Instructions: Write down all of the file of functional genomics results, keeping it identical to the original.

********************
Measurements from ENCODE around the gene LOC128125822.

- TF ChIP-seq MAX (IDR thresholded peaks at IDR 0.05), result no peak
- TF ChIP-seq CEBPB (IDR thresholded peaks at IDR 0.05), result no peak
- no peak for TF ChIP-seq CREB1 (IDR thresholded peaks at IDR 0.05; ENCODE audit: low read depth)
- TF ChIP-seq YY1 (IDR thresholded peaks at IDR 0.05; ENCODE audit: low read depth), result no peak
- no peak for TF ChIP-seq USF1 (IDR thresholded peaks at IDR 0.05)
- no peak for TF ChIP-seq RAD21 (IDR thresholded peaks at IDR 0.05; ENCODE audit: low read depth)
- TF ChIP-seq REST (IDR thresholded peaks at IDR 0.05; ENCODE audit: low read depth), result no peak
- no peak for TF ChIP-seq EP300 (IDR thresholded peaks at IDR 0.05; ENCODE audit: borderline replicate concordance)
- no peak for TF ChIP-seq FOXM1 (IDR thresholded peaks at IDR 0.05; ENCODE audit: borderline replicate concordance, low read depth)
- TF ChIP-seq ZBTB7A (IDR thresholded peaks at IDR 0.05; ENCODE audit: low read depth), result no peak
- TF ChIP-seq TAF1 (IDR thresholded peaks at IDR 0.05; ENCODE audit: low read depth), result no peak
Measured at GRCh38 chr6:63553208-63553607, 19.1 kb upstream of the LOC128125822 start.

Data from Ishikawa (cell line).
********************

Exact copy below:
Measurements from ENCODE around the gene LOC128125822.

- TF ChIP-seq MAX (IDR thresholded peaks at IDR 0.05), result no peak
- TF ChIP-seq CEBPB (IDR thresholded peaks at IDR 0.05), result no peak
- no peak for TF ChIP-seq CREB1 (IDR thresholded peaks at IDR 0.05; ENCODE audit: low read depth)
- TF ChIP-seq YY1 (IDR thresholded peaks at IDR 0.05; ENCODE audit: low read depth), result no peak
- no peak for TF ChIP-seq USF1 (IDR thresholded peaks at IDR 0.05)
- no peak for TF ChIP-seq RAD21 (IDR thresholded peaks at IDR 0.05; ENCODE audit: low read depth)
- TF ChIP-seq REST (IDR thresholded peaks at IDR 0.05; ENCODE audit: low read depth), result no peak
- no peak for TF ChIP-seq EP300 (IDR thresholded peaks at IDR 0.05; ENCODE audit: borderline replicate concordance)
- no peak for TF ChIP-seq FOXM1 (IDR thresholded peaks at IDR 0.05; ENCODE audit: borderline replicate concordance, low read depth)
- TF ChIP-seq ZBTB7A (IDR thresholded peaks at IDR 0.05; ENCODE audit: low read depth), result no peak
- TF ChIP-seq TAF1 (IDR thresholded peaks at IDR 0.05; ENCODE audit: low read depth), result no peak
Measured at GRCh38 chr6:63553208-63553607, 19.1 kb upstream of the LOC128125822 start.

Data from Ishikawa (cell line).